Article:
It remains to be seen how readily countries will be able to work out bilateral safe harbors. The draft's guidance for unilateral safe harbors should not be minimized by the focus on a bilateral solution.31 In particular, retaining competent authority access with respect to safe harbors is essential, whether the safe harbor is elective or of the mandatory or rebuttable type. This may mean that only transactions with treaty partners should qualify. Moreover, the attractiveness and effectiveness of safe harbor provisions could be further enhanced by providing an expedited competent authority process. In any event, it is good to see the adverse attitude of the 1995 guidelines reversed; forcing double taxation risk as the ''price'' of using a safe harbor was simply wrong.
10. Role of the arm's-length standard.
The pros and cons of safe harbors reinforce the role of the arm's-length standard. The fairer the design of the safe harbor, the more the various concerns, including concerns with equity, will fade away. While the MOU concept rather automatically does this when bilateral agreements are feasible, the pressures also should be largely self-executing even in the unilateral context.
11. Safe harbors for headquarter or centralized services.
As noted by Joseph Andrus, head of the OECD's transfer pricing unit, in June, centralized services are another area ripe for safe harbors. The difficult issue here is addressing the determination of benefit to the payers, more so than the markup level itself. In addition, the multilateral nature of the centralization and related charges and allocations reduces the effectiveness of unilateral or bilateral safe harbors. From a taxpayer perspective, some kind of benefit assumption, even if subject to a formulaic cap, would be highly desirable. A global uniformity requirement could be an eligibility factor, to reassure dubious countries.
12. Applicability of safe harbor to ineligible or non-electing taxpayers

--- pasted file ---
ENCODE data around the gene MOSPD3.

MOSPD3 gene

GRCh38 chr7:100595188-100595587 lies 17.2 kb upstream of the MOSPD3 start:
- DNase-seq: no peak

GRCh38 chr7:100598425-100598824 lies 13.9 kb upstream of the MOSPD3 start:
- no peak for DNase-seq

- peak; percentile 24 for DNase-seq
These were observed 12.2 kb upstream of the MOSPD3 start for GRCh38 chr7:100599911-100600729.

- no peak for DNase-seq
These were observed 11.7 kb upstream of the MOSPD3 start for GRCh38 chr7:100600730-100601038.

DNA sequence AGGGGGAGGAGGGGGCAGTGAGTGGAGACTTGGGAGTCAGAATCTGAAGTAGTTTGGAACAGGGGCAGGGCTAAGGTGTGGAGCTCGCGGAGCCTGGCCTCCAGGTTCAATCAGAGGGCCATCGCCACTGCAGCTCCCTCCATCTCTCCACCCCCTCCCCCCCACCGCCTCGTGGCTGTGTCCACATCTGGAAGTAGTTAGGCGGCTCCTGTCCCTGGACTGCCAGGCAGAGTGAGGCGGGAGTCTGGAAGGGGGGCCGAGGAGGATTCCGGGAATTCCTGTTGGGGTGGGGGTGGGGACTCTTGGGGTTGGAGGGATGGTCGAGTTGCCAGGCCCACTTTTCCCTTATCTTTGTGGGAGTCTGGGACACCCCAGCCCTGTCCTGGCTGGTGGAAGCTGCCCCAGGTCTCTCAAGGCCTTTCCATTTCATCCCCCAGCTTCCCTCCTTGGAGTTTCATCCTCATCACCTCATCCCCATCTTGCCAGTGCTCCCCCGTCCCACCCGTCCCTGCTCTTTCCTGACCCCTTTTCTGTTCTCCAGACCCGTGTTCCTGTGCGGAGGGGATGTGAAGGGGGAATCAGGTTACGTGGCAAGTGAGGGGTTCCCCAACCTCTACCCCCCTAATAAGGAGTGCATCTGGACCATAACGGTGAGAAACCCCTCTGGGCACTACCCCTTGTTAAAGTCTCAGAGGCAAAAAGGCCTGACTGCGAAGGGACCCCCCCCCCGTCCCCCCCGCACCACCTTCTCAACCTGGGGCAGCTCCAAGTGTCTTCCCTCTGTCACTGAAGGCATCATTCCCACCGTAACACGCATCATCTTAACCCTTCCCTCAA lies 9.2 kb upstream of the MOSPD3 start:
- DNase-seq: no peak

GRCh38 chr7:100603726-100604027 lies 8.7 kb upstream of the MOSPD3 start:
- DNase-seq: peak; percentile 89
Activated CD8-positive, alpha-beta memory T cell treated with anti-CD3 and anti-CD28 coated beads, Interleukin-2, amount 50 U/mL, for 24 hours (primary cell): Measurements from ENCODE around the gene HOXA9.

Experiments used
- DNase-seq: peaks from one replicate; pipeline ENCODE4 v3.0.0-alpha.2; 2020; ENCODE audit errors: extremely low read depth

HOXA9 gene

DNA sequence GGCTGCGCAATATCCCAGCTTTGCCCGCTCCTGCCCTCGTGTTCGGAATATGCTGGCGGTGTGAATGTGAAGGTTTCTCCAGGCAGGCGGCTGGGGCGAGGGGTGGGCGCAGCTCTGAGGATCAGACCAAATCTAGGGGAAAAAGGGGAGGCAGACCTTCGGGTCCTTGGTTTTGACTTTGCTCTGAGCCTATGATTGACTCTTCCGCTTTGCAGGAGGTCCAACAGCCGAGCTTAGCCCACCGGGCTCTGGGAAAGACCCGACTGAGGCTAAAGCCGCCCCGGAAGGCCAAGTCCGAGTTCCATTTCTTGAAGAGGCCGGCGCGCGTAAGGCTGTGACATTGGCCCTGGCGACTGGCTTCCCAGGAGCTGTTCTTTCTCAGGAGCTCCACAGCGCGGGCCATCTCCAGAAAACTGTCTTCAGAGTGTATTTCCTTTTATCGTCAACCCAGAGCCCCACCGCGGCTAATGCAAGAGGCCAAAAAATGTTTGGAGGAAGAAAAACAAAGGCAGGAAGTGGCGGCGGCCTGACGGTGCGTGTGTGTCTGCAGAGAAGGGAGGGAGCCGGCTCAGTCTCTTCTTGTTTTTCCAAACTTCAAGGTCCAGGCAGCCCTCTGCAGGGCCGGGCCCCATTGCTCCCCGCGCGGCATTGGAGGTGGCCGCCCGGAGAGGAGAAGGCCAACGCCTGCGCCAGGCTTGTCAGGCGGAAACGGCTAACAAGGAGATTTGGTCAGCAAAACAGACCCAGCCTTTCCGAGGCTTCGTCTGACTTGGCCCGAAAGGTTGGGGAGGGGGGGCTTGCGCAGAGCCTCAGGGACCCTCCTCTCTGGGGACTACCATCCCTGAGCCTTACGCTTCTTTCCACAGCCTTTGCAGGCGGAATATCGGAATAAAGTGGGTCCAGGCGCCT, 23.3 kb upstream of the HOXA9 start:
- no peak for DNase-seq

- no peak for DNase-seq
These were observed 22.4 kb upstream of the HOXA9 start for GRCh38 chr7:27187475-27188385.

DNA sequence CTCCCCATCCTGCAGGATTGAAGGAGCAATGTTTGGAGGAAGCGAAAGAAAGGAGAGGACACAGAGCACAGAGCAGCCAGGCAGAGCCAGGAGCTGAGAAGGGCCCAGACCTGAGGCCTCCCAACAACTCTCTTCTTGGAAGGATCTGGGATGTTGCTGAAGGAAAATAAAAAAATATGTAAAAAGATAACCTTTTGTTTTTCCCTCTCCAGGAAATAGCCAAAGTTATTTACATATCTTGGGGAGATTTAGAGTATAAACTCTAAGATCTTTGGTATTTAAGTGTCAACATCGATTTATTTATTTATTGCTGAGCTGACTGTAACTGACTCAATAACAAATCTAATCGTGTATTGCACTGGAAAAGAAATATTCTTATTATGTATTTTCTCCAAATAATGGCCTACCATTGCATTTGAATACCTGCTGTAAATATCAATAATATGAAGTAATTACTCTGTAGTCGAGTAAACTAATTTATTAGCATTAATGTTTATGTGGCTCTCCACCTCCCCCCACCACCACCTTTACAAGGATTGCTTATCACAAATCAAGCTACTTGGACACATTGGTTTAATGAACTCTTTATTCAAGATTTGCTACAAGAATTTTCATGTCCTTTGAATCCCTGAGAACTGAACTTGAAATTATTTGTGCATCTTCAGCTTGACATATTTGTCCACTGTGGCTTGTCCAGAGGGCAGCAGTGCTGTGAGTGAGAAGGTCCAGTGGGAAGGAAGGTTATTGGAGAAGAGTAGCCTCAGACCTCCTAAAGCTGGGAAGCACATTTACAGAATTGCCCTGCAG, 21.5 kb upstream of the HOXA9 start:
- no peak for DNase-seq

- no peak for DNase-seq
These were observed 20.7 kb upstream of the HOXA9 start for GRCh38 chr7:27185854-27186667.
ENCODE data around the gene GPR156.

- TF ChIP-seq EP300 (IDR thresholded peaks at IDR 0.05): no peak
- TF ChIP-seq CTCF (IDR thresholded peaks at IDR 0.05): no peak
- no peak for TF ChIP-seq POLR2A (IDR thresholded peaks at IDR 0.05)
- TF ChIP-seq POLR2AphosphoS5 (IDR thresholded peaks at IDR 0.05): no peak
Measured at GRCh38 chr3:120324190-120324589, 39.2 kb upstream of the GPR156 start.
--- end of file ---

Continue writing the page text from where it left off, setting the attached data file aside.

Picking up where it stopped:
The draft appropriately emphasizes that safe harbor rates would not apply to ineligible or non-electing taxpayers; rather, such taxpayers would be subject to the regular arm's-length standard provisions. Countries should, nevertheless, be prepared for arguments by such taxpayers that what's good enough (and implicitly roughly arm's-length) for eligible taxpayers should be good enough for them. Tax authorities may want to issue guidance regarding factors that distinguish regular from safe harbor taxpayers, and the types of investigations or considerations they intend to apply to noncovered situations. This consideration (which is not unlike the situation where a taxpayer obtains one or more key-country ''leader'' APAs) underscores the need to be as arm's-length as possible in designing safe harbors.
13. Identification of enterprise.
It would be helpful to clarify the contours of the term ''enterprise'' in the safe harbor context, to minimize gaming or abuse. If the treaty definition of ''person'' (generally speaking, a legal entity) is intended to apply, this should be confirmed. The definition is pertinent in calculating limitations with respect to size or financial ratios as well as operational tests, in the sense of whether other business activities within the same legal entity or under common control need to be considered.
14. Updating MOUs or unilateral safe harbors.
The sample MOUs contain no provisions facilitating updating the target ranges or other features. Implicitly, this can be done only by formal modification of the MOU. One customization that countries may want to consider is embedding some adjustment provisions, specifying either an administrative procedure or some kind of dynamic external index or adjustment mechanism for this purpose. Updating of unilateral safe harbors would depend on the particular legal or administrative vehicle that established the safe harbor. It would be desirable for the guidelines to address the pros and cons of dynamic safe harbors for example, in terms of certainty, administrative effort, and effect on elections.
15. Evaluation of safe harbors; potential revenue gains.
The draft should note the need to monitor the effectiveness of safe harbors and possibly suggest ways to do so. In addition to metrics relating to users, cost savings, and revenue effects, consideration should be given to before and after evaluations of competent authority case handling and results, as well as adjustment spreads and sustention rates for transfer pricing audits and administrative appeals.32 The author believes that concerns with adverse selection are overblown, and that many taxpayers will take advantage of safe harbor certainty even if they perceive they have an arm'slength argument for reporting less income. Indeed, taxpayers probably do not know with any precision where their transactions fall on the arm's-length scale, especially if relieved of the need to figure it out.
On the other side of the coin (literally), it is conceivable that tax authorities may use safe harbors in certain situations to attract business investment. In such cases, while the counterparty country would benefit from consistent reporting, reaching bilateral agreement seems less likely because of the reciprocal nature of an MOU. So the distortive effect would be organically tempered by the potential for double taxation.